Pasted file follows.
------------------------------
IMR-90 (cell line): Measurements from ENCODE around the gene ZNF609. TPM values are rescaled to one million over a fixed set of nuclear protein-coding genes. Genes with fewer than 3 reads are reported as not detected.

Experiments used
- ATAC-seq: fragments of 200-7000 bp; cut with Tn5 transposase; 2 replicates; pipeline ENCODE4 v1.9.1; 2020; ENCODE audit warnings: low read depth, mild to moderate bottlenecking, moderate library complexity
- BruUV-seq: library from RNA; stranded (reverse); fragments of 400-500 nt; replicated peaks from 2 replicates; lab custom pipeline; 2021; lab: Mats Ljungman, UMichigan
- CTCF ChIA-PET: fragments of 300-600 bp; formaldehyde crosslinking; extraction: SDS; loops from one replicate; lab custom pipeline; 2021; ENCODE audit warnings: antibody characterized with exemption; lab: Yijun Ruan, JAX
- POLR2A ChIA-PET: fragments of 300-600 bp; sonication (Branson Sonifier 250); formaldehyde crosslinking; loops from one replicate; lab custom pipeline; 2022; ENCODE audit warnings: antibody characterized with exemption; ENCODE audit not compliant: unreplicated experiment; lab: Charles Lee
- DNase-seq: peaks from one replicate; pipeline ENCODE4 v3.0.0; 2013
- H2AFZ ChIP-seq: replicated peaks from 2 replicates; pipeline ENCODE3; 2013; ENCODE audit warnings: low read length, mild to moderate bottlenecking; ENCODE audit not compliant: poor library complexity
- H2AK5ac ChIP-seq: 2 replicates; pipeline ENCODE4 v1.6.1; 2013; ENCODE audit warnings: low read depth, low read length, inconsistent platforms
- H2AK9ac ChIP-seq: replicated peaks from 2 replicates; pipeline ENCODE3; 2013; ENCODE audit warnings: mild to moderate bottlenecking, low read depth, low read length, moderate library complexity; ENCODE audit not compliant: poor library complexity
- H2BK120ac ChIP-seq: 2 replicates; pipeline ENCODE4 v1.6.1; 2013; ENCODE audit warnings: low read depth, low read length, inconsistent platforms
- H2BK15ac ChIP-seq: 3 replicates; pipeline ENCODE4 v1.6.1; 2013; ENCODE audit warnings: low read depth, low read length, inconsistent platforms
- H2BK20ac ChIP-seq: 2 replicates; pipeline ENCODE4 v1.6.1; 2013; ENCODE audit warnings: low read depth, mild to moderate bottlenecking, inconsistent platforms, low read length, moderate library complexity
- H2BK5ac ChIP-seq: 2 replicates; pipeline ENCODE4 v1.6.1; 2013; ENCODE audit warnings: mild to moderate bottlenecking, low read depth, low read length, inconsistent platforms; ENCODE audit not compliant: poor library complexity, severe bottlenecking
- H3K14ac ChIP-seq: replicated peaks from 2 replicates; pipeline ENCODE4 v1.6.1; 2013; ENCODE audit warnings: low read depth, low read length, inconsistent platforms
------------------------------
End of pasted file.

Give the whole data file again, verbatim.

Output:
IMR-90 (cell line): Measurements from ENCODE around the gene ZNF609. TPM values are rescaled to one million over a fixed set of nuclear protein-coding genes. Genes with fewer than 3 reads are reported as not detected.

Experiments used
- ATAC-seq: fragments of 200-7000 bp; cut with Tn5 transposase; 2 replicates; pipeline ENCODE4 v1.9.1; 2020; ENCODE audit warnings: low read depth, mild to moderate bottlenecking, moderate library complexity
- BruUV-seq: library from RNA; stranded (reverse); fragments of 400-500 nt; replicated peaks from 2 replicates; lab custom pipeline; 2021; lab: Mats Ljungman, UMichigan
- CTCF ChIA-PET: fragments of 300-600 bp; formaldehyde crosslinking; extraction: SDS; loops from one replicate; lab custom pipeline; 2021; ENCODE audit warnings: antibody characterized with exemption; lab: Yijun Ruan, JAX
- POLR2A ChIA-PET: fragments of 300-600 bp; sonication (Branson Sonifier 250); formaldehyde crosslinking; loops from one replicate; lab custom pipeline; 2022; ENCODE audit warnings: antibody characterized with exemption; ENCODE audit not compliant: unreplicated experiment; lab: Charles Lee
- DNase-seq: peaks from one replicate; pipeline ENCODE4 v3.0.0; 2013
- H2AFZ ChIP-seq: replicated peaks from 2 replicates; pipeline ENCODE3; 2013; ENCODE audit warnings: low read length, mild to moderate bottlenecking; ENCODE audit not compliant: poor library complexity
- H2AK5ac ChIP-seq: 2 replicates; pipeline ENCODE4 v1.6.1; 2013; ENCODE audit warnings: low read depth, low read length, inconsistent platforms
- H2AK9ac ChIP-seq: replicated peaks from 2 replicates; pipeline ENCODE3; 2013; ENCODE audit warnings: mild to moderate bottlenecking, low read depth, low read length, moderate library complexity; ENCODE audit not compliant: poor library complexity
- H2BK120ac ChIP-seq: 2 replicates; pipeline ENCODE4 v1.6.1; 2013; ENCODE audit warnings: low read depth, low read length, inconsistent platforms
- H2BK15ac ChIP-seq: 3 replicates; pipeline ENCODE4 v1.6.1; 2013; ENCODE audit warnings: low read depth, low read length, inconsistent platforms
- H2BK20ac ChIP-seq: 2 replicates; pipeline ENCODE4 v1.6.1; 2013; ENCODE audit warnings: low read depth, mild to moderate bottlenecking, inconsistent platforms, low read length, moderate library complexity
- H2BK5ac ChIP-seq: 2 replicates; pipeline ENCODE4 v1.6.1; 2013; ENCODE audit warnings: mild to moderate bottlenecking, low read depth, low read length, inconsistent platforms; ENCODE audit not compliant: poor library complexity, severe bottlenecking
- H3K14ac ChIP-seq: replicated peaks from 2 replicates; pipeline ENCODE4 v1.6.1; 2013; ENCODE audit warnings: low read depth, low read length, inconsistent platforms